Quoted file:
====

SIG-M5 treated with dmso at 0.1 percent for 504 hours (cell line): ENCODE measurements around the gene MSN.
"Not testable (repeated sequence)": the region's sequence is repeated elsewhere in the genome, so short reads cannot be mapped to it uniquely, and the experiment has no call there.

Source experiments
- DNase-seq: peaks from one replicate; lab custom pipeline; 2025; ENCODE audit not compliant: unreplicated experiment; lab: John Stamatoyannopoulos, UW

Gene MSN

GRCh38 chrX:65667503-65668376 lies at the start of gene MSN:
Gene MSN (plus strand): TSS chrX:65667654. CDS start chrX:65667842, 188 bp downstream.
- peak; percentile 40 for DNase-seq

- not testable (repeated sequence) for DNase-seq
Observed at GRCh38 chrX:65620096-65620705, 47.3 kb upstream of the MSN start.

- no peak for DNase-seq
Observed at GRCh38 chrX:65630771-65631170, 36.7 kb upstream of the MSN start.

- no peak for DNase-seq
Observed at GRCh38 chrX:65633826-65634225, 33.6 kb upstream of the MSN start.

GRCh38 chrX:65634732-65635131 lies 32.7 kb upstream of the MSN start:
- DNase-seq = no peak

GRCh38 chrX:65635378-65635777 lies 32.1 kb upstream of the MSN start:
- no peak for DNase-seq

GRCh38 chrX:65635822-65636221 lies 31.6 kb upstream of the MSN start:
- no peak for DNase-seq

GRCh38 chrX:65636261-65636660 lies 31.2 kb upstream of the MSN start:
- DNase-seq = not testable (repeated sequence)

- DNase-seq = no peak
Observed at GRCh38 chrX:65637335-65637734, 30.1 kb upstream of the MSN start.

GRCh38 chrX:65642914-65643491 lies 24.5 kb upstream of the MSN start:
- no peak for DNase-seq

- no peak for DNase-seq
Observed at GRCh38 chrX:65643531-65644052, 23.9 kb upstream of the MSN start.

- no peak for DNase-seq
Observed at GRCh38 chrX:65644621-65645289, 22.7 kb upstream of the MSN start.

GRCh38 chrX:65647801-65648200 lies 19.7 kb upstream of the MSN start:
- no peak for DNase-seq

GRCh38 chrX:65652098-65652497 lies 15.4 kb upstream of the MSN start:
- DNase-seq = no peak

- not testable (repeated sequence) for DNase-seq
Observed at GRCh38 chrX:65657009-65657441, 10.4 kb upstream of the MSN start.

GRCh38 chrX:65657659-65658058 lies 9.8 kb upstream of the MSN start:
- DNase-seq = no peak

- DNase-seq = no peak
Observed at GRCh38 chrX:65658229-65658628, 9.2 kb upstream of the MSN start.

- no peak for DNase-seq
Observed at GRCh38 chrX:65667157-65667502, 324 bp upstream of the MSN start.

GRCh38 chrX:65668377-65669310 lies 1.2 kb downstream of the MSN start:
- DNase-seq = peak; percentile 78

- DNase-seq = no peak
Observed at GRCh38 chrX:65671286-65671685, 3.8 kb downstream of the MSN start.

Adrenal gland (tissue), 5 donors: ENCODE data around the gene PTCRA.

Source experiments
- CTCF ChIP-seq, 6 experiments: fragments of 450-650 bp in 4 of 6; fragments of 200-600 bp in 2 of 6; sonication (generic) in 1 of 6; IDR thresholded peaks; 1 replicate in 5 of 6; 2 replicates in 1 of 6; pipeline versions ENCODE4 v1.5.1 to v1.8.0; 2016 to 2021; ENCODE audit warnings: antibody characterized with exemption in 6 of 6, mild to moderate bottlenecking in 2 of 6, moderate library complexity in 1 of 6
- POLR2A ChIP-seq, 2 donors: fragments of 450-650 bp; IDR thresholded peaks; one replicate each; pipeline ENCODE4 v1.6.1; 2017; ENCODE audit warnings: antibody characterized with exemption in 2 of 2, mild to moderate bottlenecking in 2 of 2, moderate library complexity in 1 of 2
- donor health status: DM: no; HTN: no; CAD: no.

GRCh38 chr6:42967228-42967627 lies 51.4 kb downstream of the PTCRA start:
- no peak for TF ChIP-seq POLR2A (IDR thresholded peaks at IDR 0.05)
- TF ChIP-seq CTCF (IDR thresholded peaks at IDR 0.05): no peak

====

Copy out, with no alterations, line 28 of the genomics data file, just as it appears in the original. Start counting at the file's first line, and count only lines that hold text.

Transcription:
Observed at GRCh38 chrX:65643531-65644052, 23.9 kb upstream of the MSN start.